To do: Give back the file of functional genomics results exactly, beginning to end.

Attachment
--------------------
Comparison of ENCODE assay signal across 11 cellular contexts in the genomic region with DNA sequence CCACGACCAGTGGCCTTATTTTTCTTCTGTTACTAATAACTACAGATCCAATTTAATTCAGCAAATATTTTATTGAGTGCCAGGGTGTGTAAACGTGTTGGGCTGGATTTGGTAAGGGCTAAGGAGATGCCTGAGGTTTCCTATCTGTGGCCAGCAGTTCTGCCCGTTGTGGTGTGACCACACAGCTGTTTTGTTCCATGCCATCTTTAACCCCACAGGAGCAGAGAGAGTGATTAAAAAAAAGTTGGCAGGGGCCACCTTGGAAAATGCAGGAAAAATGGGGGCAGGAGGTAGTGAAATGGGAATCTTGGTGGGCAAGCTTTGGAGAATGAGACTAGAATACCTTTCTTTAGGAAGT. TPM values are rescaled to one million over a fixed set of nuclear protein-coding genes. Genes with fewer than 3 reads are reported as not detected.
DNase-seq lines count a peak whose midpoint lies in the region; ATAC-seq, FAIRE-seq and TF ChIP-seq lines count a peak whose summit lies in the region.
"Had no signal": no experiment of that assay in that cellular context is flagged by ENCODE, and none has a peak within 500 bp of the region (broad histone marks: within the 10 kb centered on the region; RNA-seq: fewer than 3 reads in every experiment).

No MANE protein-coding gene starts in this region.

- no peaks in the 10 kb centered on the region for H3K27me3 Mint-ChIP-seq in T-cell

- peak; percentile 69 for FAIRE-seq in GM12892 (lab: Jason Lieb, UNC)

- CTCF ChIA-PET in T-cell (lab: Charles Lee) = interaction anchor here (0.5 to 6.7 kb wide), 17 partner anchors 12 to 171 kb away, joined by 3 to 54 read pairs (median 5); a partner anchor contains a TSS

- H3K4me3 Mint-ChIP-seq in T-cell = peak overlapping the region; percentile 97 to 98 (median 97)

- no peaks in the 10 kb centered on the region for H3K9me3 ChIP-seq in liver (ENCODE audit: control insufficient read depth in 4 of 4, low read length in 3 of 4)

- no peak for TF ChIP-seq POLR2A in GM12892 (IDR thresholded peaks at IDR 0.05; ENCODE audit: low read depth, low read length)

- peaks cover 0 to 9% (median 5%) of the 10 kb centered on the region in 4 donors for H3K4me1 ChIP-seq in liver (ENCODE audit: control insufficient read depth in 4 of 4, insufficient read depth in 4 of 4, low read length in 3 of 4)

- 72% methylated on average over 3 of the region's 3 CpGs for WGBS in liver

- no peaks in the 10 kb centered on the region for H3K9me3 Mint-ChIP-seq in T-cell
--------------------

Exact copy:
Comparison of ENCODE assay signal across 11 cellular contexts in the genomic region with DNA sequence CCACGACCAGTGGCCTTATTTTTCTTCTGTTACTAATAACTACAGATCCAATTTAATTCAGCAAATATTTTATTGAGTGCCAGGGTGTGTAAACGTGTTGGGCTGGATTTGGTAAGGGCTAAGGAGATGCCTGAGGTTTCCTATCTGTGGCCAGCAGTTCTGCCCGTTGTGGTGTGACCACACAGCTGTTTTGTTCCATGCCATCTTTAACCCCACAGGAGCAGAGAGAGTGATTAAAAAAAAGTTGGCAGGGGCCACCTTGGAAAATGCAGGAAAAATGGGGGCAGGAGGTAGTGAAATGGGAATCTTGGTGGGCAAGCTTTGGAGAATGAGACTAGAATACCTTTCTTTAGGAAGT. TPM values are rescaled to one million over a fixed set of nuclear protein-coding genes. Genes with fewer than 3 reads are reported as not detected.
DNase-seq lines count a peak whose midpoint lies in the region; ATAC-seq, FAIRE-seq and TF ChIP-seq lines count a peak whose summit lies in the region.
"Had no signal": no experiment of that assay in that cellular context is flagged by ENCODE, and none has a peak within 500 bp of the region (broad histone marks: within the 10 kb centered on the region; RNA-seq: fewer than 3 reads in every experiment).

No MANE protein-coding gene starts in this region.

- no peaks in the 10 kb centered on the region for H3K27me3 Mint-ChIP-seq in T-cell

- peak; percentile 69 for FAIRE-seq in GM12892 (lab: Jason Lieb, UNC)

- CTCF ChIA-PET in T-cell (lab: Charles Lee) = interaction anchor here (0.5 to 6.7 kb wide), 17 partner anchors 12 to 171 kb away, joined by 3 to 54 read pairs (median 5); a partner anchor contains a TSS

- H3K4me3 Mint-ChIP-seq in T-cell = peak overlapping the region; percentile 97 to 98 (median 97)

- no peaks in the 10 kb centered on the region for H3K9me3 ChIP-seq in liver (ENCODE audit: control insufficient read depth in 4 of 4, low read length in 3 of 4)

- no peak for TF ChIP-seq POLR2A in GM12892 (IDR thresholded peaks at IDR 0.05; ENCODE audit: low read depth, low read length)

- peaks cover 0 to 9% (median 5%) of the 10 kb centered on the region in 4 donors for H3K4me1 ChIP-seq in liver (ENCODE audit: control insufficient read depth in 4 of 4, insufficient read depth in 4 of 4, low read length in 3 of 4)

- 72% methylated on average over 3 of the region's 3 CpGs for WGBS in liver

- no peaks in the 10 kb centered on the region for H3K9me3 Mint-ChIP-seq in T-cell